Prague - The Czech government seemed to have secured the votes needed for a parliamentary majority that will paper over a split in the ruling coalition before Monday's deadline set by the prime minister to avoid an early election, politicians said.
Prime Minister Petr Necas kicked out the smallest of the three parties in his centre-right coalition, Public Affairs, due to strained relations with one of its main leaders, who was convicted of corruption.
But Necas is counting on a rebel faction that has peeled off from Public Affairs to gather at least the 10 deputies he said he needed to support the cabinet, giving it a safe majority. He said he would seek early polls in June if he fails.
On Monday, the leader of the rebel faction, Karolina Peake, told Reuters she had the 10 votes that would give the government at least 102 seats in the 200-member lower house.
“A safe support for the government will be secured,” Peake said in a statement.
However, she said two of those 10 deputies had not signed up formally to a new parliamentary faction led by Peake - a firm commitment which Necas has sought.
It was up to the prime minister, who was expected to meet Peake as well as his party leadership later on Monday, to say if the support was sufficient or if he would seek an early election.
Necas has sought to avoid a situation, common in Czech politics, when weak majority governments face frequent demands from individual deputies to change proposed legislation in their favour.
Some 90,000 protesters marched through Prague on Saturday calling for the end of the government - sending a clear message to those lawmakers trying to make up the numbers in parliament to avoid an election the coalition would be unlikely to win.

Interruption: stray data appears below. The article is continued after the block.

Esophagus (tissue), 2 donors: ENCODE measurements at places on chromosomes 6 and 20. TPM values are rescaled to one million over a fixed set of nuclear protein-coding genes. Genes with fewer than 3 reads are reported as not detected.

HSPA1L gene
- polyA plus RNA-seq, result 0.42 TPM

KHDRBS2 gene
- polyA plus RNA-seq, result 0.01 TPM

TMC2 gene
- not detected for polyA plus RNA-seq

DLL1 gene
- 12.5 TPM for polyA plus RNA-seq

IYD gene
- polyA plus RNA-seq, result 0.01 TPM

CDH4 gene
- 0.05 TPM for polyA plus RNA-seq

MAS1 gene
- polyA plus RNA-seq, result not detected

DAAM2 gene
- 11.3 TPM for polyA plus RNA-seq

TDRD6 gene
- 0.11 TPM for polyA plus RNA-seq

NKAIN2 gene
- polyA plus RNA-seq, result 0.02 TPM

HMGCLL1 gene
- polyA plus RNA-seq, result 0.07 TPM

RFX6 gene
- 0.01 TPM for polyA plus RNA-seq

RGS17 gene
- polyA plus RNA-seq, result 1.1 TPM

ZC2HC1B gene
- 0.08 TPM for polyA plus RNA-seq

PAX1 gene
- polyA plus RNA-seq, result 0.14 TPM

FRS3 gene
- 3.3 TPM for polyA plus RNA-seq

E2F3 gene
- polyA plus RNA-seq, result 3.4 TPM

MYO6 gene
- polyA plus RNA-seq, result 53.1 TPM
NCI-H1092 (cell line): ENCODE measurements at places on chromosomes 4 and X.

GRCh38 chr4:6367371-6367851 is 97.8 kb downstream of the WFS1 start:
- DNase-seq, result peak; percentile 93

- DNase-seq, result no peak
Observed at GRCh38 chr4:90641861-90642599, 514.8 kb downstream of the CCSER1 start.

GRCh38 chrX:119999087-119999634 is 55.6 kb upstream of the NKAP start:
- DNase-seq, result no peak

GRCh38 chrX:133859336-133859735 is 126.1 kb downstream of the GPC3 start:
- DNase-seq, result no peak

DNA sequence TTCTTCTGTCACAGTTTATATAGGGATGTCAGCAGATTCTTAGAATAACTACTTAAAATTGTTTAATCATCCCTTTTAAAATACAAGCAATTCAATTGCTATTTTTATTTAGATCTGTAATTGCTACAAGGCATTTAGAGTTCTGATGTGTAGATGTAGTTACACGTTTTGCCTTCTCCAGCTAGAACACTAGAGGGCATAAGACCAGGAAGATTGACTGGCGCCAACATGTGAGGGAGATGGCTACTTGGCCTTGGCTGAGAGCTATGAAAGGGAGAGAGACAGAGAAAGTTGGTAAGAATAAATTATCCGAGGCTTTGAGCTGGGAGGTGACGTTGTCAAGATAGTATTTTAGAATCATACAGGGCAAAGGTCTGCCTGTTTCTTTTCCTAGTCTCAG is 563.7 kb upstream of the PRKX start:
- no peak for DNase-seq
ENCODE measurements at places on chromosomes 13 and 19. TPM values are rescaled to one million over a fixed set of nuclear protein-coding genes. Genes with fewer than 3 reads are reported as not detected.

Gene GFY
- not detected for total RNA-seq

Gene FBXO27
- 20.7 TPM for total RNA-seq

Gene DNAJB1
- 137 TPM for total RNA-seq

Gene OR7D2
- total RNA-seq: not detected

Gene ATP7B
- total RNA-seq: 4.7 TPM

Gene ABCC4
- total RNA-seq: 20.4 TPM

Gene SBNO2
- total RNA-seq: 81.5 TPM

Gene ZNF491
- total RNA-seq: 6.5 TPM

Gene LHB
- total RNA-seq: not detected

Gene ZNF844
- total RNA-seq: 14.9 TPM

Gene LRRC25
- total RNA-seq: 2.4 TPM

The centre-right cabinet has been increasingly unpopular due to its strict adherence to plans to cut the budget deficit below 3 percent of gross domestic product next year by tax hikes and spending cuts, as well as due to a string of graft scandals.
The fall of the government would throw the savings plans into doubt, as the opposition Social Democrats who hold a nearly 20 point lead in opinion polls have pledged to repeal some of the austerity steps.
One of Peake's followers, deputy Martin Vacek, said the 10 deputies backing her signed a programme document supporting the cabinet's agenda.
“We are ready to contribute to our coalition partners' efforts to push through savings measures for the benefit of the Czech Republic,” Vacek told Czech Television.
Analysts said the government was likely to survive, given early polls were undesirable for all the ruling parties.
“I believe the government parties do not have the will for an early election,” commentator Jindrich Sidlo said on Czech Television. “Many (politicians) are facing the end of their careers, and the parties are facing big election losses.”
The crown currency dropped 0.3 percent versus the euro on Monday to a two-month low, in part due to uncertainty over the cabinet's future.
Necas has said he wanted to resolve the situation ahead of a parliamentary session due to start on Tuesday, saying that calling a new election in June would require quick action.
But under the constitution, he has more time. The parliament can vote any time to dissolve itself, allowing for a June vote.
The main reason Necas wanted Public Affairs out is Vit Barta, a leading light of the party. He was given a suspended 18-month sentence this month for bribing his party colleagues to secure their loyalty.
Barta however has a grip over a large chunk of the party, which entered parliament in 2010 on a wave of hope it would help to clean up rampant corruption. But it has instead become the source of instability and a string of scandals itself.
The next election is due in mid-2014. An opinion poll last week showed the centre-left Social Democrats would win 37 percent of the vote, followed by the far-left Communists and Necas's Civic Democrats only in third place with 17.5 percent. Public Affairs would not win any seats. - Reuters